Because cooking the data in a Texas school district resulted in its Superintendent becoming the United States Secretary of Education and the dawn of the accountability era, no wonder there is a rash of cooking the data to meet annual measurable objectives.
There can be no doubt that the accountability era has ushered in important and powerful elements to public education previously absent. One such element is the acknowledgement that “sub-groups” matter and must be educated in the same manner that White boys were in previous decades.
But, the rash of cheating scandals in schools and districts is also a by-product of the dubious beginning of the accountability era.
Beyond public view, three practices render accountability bogus. High stakes testing has become the standard bearer of the accountability era. In addition to catapulting profits in the testing industry the demand for “proficient” students has fueled massive cheating scandals in schools and districts. No less horrific is the reduction of teaching and learning to test preparation in pursuit of high-test scores to protect careers and capture merit pay.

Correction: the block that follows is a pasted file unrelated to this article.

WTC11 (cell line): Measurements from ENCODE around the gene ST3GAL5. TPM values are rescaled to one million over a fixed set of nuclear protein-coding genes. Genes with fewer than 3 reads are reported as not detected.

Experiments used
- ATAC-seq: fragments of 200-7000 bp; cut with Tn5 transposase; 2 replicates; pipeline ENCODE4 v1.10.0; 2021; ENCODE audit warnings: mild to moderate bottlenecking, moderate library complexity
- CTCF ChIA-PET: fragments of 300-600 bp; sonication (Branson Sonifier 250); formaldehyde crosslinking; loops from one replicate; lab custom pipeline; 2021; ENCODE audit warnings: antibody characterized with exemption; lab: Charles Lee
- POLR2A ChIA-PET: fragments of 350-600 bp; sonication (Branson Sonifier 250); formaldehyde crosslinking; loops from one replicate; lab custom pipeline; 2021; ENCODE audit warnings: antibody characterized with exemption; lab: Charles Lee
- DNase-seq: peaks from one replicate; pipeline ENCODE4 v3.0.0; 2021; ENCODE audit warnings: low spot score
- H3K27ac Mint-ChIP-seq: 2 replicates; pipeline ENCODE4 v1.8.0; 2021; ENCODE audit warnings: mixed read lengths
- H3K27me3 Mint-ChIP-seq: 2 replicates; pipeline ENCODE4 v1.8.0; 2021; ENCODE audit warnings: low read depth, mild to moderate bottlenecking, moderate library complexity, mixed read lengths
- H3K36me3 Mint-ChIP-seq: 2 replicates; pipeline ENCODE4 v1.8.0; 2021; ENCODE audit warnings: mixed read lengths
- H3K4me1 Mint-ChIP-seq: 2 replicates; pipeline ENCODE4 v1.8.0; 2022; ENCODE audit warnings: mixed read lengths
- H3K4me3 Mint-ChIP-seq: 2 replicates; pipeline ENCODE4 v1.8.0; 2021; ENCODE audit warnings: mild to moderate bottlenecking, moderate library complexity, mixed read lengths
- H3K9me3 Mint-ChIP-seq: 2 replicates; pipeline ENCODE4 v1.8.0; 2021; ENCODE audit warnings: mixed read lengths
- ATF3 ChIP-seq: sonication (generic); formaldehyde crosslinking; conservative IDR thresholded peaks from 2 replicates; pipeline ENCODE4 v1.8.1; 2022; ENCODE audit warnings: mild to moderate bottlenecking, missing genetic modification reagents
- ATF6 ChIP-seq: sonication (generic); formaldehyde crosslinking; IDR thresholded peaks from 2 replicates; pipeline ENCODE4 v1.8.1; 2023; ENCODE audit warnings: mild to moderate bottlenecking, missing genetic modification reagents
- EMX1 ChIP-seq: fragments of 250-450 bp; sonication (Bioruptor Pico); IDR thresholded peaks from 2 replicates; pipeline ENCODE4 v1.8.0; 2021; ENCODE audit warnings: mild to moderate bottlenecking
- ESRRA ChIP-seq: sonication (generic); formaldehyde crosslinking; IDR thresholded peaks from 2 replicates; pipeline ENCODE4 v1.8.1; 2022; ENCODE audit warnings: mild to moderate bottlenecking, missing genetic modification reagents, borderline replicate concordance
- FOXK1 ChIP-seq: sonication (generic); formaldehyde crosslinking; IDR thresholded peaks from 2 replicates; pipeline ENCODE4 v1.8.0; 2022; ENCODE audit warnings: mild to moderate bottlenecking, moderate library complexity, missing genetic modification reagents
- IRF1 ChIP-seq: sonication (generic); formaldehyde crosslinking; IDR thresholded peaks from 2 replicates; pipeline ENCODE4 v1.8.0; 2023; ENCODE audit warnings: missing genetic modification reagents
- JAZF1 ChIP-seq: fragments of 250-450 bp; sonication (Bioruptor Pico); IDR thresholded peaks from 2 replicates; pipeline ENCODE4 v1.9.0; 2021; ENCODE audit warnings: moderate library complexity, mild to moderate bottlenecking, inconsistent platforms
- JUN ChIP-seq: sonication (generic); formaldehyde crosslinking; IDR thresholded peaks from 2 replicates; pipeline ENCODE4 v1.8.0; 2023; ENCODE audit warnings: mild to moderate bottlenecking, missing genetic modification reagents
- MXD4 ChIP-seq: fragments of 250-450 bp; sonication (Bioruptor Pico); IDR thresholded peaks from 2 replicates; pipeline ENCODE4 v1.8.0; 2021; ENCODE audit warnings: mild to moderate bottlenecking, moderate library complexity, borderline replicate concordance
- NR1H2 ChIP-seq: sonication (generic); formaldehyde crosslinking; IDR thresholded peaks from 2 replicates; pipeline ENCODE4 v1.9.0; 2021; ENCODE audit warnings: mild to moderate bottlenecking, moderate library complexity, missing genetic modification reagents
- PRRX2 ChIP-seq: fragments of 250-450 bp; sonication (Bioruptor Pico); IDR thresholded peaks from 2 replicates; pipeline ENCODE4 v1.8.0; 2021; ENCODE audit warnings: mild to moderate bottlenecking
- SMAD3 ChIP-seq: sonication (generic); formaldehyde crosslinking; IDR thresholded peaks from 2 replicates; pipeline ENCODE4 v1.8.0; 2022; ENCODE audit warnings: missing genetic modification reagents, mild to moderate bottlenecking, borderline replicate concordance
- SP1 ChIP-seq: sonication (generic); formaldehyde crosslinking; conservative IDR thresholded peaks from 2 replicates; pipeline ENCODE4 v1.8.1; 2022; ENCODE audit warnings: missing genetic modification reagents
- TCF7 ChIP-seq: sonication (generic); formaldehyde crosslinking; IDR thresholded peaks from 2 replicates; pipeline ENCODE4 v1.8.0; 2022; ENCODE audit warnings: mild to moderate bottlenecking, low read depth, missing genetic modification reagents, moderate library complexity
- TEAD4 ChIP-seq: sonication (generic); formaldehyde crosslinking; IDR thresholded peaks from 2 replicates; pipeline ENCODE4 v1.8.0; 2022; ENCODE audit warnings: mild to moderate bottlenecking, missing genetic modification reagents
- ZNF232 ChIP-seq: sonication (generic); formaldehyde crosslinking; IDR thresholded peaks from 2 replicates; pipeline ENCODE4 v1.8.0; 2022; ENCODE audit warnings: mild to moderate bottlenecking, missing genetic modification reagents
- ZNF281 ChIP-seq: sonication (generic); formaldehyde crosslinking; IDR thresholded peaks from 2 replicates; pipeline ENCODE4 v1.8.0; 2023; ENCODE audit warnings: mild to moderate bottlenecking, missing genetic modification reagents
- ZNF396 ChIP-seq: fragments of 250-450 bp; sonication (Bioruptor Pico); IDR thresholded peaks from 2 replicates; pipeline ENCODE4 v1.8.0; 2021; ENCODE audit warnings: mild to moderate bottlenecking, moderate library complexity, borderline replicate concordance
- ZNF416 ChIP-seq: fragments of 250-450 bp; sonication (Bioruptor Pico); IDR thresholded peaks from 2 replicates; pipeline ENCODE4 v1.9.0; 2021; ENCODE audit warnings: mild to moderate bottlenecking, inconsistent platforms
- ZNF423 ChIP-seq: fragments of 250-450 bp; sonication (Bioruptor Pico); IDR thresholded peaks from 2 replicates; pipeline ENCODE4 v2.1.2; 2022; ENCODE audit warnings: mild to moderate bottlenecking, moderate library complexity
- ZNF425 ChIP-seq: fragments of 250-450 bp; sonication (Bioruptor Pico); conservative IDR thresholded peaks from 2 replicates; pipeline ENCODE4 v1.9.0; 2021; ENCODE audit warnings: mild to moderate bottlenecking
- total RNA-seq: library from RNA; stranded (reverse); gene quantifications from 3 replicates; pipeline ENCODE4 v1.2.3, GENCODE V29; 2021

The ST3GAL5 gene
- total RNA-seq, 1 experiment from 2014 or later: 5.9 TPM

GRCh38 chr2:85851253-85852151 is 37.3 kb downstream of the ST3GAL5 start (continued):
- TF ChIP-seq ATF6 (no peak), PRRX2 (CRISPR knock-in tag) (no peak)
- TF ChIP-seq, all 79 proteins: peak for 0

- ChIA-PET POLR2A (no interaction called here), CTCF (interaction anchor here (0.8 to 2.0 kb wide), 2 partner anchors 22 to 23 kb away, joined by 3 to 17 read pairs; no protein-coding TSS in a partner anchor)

Secondly, the annual practice of manipulating “cut scores” that determine which students, schools, and districts meet arbitrarily set objectives for the prime purposes of comparison, protecting real estate values, and being attractive to business investment bastardizes the promise of accountability. This practice is an abomination of quality education and hurts students and schools.
Lastly, the ranking of schools and districts according to some metric is a mysterious practice laced with distrust among practitioners. The practice kills motivation, does not inspire to high achievement, and is not child centered. Worst of all, the lowest ranked schools and districts, often poor, encourage policy makers to cut education funding and or seize local control of education.
There are important virtues in data driven accountability for education. The mantra, however, must be, do no harm by cooking the data.